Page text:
Michael Petty, DVM, CVPP, CVMA, CCRT
If you have ever hit your finger with a hammer, the immediate response is often one of surprise or even frustration. The next day, as you are having trouble using that finger, a common emotion is disappointment at the discomfort you are experiencing and wishing that you had been more careful. What causes that reaction?
The “fear center” and the “pain center” occupy adjacent areas of the brain. The thalamus is the area of the brain that registers pain, and on either side of the thalamus is the limbic system, which is responsible for emotions including fear, anxiety, and the sequelae of stress (FAS).
These two areas of the brain “talk” to each other and send signals back and forth. The thalamus sending signals to the limbic system is what causes your reaction to hitting your finger with a hammer. When this thalamic-limbic crosstalk happens in an animal in acute pain, the animal may lash out at the owner or veterinary staff.
So now consider an animal who is in pain and has been presented to you. If experiencing acute pain, the animal may lash out due to a combination of pain and FAS. If experiencing chronic pain, many of these pets act dull and disinterested. The owner may even comment that the pet just doesn’t socialize and lacks the energy and mobility that she used to demonstrate. Even worse is the animal who has chronic pain, say from osteoarthritis, and now has an acute injury on top of it. The distress in some of these animals is almost too much to bear.
It is easy for us to recognize and treat acute pain, but the diagnosis of chronic pain states can be difficult for a variety of reasons. It takes time to take a thorough history and perform a complete pain exam on dogs and cats. However, there are many resources available to make that task easier, including pet owner-friendly screening checklists for osteoarthritis (Cat, Dog) and expert tips for the OA exam (feline OA exam).
Even with successful diagnosis, the treatment of chronic pain can sometimes be difficult especially if your treatment is narrow in focus. But it is essential to make a timely diagnosis of chronic pain and provide effective analgesia to be successful in therapy. And it is also important that the owner understands your diagnosis, whether through education alone or with the help of radiographs and teaching tools (feline and canine chronic pain). The owner is an essential member of the pain treatment team, both in the evaluation of treatments over time but also in enlisting them in the day to day therapies that might be required.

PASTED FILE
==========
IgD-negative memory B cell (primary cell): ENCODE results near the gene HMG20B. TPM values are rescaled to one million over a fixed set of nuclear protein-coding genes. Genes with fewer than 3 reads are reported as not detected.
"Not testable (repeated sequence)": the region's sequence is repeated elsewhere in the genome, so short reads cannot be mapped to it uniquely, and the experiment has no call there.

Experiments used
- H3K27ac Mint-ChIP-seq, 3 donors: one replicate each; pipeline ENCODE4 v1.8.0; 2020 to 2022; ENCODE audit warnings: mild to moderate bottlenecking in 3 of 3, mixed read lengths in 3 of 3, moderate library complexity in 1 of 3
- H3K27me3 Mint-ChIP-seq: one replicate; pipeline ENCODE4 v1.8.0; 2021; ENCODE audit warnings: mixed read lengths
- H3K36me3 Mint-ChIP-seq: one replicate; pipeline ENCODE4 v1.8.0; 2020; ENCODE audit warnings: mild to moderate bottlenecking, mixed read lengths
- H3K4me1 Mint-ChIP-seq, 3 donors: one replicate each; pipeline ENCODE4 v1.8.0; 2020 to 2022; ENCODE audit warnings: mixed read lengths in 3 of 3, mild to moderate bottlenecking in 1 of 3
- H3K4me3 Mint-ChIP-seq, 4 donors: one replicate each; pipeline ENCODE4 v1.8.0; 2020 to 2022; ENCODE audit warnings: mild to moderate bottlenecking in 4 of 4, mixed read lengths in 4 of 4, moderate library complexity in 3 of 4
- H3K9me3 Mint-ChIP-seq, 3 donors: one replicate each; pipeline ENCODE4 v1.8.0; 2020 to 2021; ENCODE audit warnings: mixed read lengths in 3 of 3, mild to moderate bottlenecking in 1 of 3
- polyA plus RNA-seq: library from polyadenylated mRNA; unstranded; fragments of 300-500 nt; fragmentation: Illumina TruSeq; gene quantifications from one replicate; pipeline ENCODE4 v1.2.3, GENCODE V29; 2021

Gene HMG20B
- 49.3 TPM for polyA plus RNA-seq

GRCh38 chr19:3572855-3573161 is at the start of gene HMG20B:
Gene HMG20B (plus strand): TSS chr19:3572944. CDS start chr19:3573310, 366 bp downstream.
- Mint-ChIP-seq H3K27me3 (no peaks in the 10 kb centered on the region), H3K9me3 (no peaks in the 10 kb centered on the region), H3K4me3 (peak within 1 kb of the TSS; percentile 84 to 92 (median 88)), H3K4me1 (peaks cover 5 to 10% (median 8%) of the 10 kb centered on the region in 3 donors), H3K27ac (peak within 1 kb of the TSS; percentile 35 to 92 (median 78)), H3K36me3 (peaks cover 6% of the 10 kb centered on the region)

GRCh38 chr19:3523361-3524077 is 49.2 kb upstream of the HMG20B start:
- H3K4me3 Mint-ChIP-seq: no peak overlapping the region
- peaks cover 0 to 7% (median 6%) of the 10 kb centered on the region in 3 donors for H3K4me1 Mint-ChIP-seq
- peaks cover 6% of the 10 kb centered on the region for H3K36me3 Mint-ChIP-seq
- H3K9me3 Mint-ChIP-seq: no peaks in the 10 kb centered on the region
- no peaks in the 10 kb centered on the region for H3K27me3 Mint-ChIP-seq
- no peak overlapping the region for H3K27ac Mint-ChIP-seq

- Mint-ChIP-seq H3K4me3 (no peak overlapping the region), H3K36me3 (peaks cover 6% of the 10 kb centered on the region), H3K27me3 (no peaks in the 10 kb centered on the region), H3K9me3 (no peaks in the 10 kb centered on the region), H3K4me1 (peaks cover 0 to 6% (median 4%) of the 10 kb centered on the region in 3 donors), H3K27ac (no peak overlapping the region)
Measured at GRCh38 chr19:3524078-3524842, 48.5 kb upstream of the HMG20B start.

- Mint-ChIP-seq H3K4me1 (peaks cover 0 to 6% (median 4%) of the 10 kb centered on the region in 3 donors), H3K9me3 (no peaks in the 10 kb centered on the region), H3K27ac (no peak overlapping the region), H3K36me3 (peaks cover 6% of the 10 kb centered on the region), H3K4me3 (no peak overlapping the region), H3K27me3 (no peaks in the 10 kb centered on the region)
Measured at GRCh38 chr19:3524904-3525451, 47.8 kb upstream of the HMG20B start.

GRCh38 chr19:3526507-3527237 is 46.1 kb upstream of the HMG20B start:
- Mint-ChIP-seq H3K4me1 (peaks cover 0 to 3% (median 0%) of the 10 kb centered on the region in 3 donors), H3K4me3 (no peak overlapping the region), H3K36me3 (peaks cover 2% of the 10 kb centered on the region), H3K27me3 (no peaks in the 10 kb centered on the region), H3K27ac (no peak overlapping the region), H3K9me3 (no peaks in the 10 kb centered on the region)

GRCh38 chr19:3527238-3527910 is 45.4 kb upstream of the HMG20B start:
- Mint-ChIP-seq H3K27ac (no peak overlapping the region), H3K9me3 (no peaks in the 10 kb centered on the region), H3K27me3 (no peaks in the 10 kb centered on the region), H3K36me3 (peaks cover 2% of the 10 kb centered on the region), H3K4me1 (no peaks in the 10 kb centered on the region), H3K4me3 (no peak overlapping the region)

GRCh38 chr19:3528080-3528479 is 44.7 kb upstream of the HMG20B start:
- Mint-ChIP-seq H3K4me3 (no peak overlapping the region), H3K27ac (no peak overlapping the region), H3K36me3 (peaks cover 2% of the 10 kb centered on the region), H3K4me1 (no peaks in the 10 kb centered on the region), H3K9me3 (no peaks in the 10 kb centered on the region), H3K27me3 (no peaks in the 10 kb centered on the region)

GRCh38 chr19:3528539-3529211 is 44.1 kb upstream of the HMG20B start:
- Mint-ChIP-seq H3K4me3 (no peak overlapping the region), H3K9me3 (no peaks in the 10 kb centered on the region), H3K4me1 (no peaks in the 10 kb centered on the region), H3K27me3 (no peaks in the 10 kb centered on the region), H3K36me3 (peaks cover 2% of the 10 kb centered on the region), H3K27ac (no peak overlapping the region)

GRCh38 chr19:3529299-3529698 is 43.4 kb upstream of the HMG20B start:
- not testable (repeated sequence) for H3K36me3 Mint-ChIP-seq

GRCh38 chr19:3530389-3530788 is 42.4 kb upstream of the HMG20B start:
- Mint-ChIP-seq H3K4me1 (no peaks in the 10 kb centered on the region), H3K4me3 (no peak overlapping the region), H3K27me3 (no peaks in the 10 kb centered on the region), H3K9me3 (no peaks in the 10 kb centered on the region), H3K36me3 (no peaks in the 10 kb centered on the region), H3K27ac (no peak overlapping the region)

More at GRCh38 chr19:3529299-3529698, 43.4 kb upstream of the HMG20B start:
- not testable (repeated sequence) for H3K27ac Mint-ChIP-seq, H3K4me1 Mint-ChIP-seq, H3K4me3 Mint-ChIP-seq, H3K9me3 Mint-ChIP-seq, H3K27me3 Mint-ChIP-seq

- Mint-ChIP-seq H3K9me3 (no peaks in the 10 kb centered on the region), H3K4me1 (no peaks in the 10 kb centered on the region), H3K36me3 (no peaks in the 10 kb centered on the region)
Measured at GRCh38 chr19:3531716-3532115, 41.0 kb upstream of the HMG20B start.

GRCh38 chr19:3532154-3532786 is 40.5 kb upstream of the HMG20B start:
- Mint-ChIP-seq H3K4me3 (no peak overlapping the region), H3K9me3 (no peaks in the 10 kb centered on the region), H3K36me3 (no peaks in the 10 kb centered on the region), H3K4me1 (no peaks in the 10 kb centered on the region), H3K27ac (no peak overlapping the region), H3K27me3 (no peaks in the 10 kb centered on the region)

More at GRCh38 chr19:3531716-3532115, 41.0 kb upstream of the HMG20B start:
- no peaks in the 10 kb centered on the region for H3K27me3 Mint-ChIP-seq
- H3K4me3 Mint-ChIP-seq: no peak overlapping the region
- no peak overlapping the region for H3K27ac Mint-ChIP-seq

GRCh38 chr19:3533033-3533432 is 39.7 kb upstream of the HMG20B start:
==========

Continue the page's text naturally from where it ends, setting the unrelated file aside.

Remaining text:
My approach to the treatment of chronic pain in dogs, for example, is to build a pyramid of treatments, and on the base layer I start with an NSAID. The NSAID I use most commonly is Rimadyl® (carprofen), which I really like for its effects on both pain and inflammation. For many chronic OA cases, there are other factors that can influence the ability to manage both pain and disease progression, and they should all be looked at.
For example, consider the animal next. Is he overweight? One study showed that in an obese dog, losing only about 10 percent of body weight can significantly improve lameness1. In other words, weight loss for an overweight dog can amplify the pain relief achieved with an NSAID alone
What about exercise? Again, one human study showed that one-half hour of exercise 5 days a week for people with knee OA was the equivalent of – you guessed it: an NSAID! So now you have tripled your pain-relieving efforts by building a solid foundation of multi-modal therapies, upon which you can add other therapies as needed.
It is beyond the scope of this writing to discuss all possible treatments: medications, physical therapy, acupuncture, and so forth, but I encourage everyone to read or re-read the 2015 AAHA Pain Management Guidelines for a thorough review of all of the pain management options we have for both acute and chronic pain.
What does the future hold for us? The most exciting thing I have seen on the horizon is the introduction of anti-NGF monoclonal antibodies. NGF, or Nerve Growth Factor, is one of several major “players” in the transmission of pain via the nociceptors. The use of these monoclonal antibodies holds great promise to reduce the sensation of pain in our patients with osteoarthritis. More information about the action of anti-NGF monoclonal antibodies can be found at the New Science of OA Pain website.
IMPORTANT SAFETY INFORMATION FOR RIMADYL: As a class, NSAIDs may be associated with gastrointestinal, kidney and liver side effects. These are usually mild but may be serious. Pet owners should discontinue therapy and contact their veterinarian immediately if side effects occur. Evaluation for pre-existing conditions and regular monitoring are recommended for pets on any medication, including Rimadyl. Use with other NSAIDs or corticosteroids should be avoided.
See full Prescribing Information at:
- Marshall WG, Hazewinkel HA, Mullen D, et al. The effect of weight loss on lameness in obese dogs with osteoarthritis. Vet Res Commun 2010;34(3):241–53.
This article was reviewed/edited by board-certified veterinary behaviorist Dr. Kenneth Martin and/or veterinary technician specialist in behavior Debbie Martin, LVT.